Now you know: we do have a summer, and thus it is possible to grow quality grapes. We have a shorter growing season, high risk of spring frosts and a late budding date, that’s true. But if you step back from the dramatic frame and look at it from a different standpoint, Quebec has sunshine hours and degree/days comparable to many European regions including Chablis, Bordeaux and the Loire.
I’d like to add my two cents to the sensitive hybrid/vinifera debate, and face a possible public crucifixion: plenty of winemakers have now proven that is possible to make thrilling wines with hybrids. Not only on the East Coast but in various parts of the world. If one makes insipid and banal wines, it is not because of the grape’s deficiency, nor the difficult climate, nor any other excuse. The hand who made the wine is accountable more often than not. As Yvan Quirion of Domaine St-Jacques says, ‘Long gone is the time where you could blame the climate for making terrible wines. Nowadays, if you make bad wine, it is your own fault.’
If you’ve made it this far, I have probably scared you enough to make you want to cancel even the idea of travelling to Quebec – let’s call it reverse tourism guidance – so let me explain why all this effort pays off in the glass. Talking about Quebec wine as a place is not precision talk – yet. It’s a feeling. Last year, the first attempt at classifying and explaining our wine regions was taken here. The first very broad and general IGP (Vin du Québec) appellation was also adopted. We still can’t make reliable conclusions about production, styles, maturity, vigour or expectations. None of the winemakers referred to in this text can be fitted into a box and, as a box hater myself, I reckon this as a force. The power of freedom. The freedom to grow good healthy grapes, make wines that stand out in a crowd, and freedom to sell them to our thirsty market at home that is finally waking up to the deliciousness of the local wine offer.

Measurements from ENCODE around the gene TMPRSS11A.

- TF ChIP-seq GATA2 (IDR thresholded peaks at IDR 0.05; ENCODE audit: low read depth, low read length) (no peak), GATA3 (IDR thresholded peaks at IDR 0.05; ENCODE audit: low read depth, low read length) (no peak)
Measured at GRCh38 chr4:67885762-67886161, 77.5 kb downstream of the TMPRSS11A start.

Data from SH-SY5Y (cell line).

Fly, drive, or walk to Montreal, and start your journey there. I cannot hand you a bullet point list of wine shops because we don’t have any. Our market is driven by a monopoly (SAQ) whose shops are filled with a lot of bad wine and a little bit of good wine. But with its multiple restaurants and bars carrying exciting wine lists at competitive prices, you’ll feel as though the city of Montreal is having a clearance sale just for you. Look for the new players in the cider game (Polisson, Choinière, Chemin des Sept) who are giving a new name to a beverage long overlooked. Scrape around and see if you can find one of the 200 bottles of Lieux Communs, the new undercover négoce project of four enthusiastic gentlemen. Or scout some older vintages of Le Couchant, Les Pervenches’ bottling of the oldest Chardonnay vines in Quebec. Sit for a four-hour meal at l’Express and buy each one of the cuvées of Pinard & Filles on the list.
I’m talking to you, the adventurous drinker, the one who will pack a tent and go camping alongside the St-Laurent River all the way down to Kamouraska where you’ll find Samuel Lavoie’s unusual planting at Ferme Le Raku, where Siegerrebe, Rolland, Muscat and Chardonnay are tucked between the river and the mountains, making excellent still and bubbly wines. Go full touristy and make a pit stop in the Eastern Townships to have a conversation with Ève and Marc of Domaine de Bergeville about how hybrids are perfectly suited for their nervy and complex traditional-method sparkling wines. Travel to Domaine du Nival and ask Matthieu about how, from nursing a mere handful of Gamaret vines, he has supplied many producers who are planting the promising Swiss vinifera crossing, yielding a dark-coloured, spicy, elegantly tannic wine to enjoy. Drive up north and pay an educational visit to Géraud Bonnet of Ferme Apicole Desrochers, one of the masterminds of honey wine. And the list goes on.
Plan your trip right, which in my opinion involves most importantly figuring out what you want to drink for apéro. Walk in a place, sit at the bar, talk to us, because our city is filled with knowledgeable, cheery beverage people. Come with an open heart. Expect uplifting, vigorous wines (and cider! and mead!), sketching the cool climate from vine to glass with refreshing electric lines of acidity, angular bodies and an indisputable pleasure factor. And don’t forget to eat to soak it all up – but that’s easy. You’re in Montreal. Eating out is our favourite sport.
Below is a (slightly blurred) list of places in Montreal recommended by the staff at Restaurant Candide.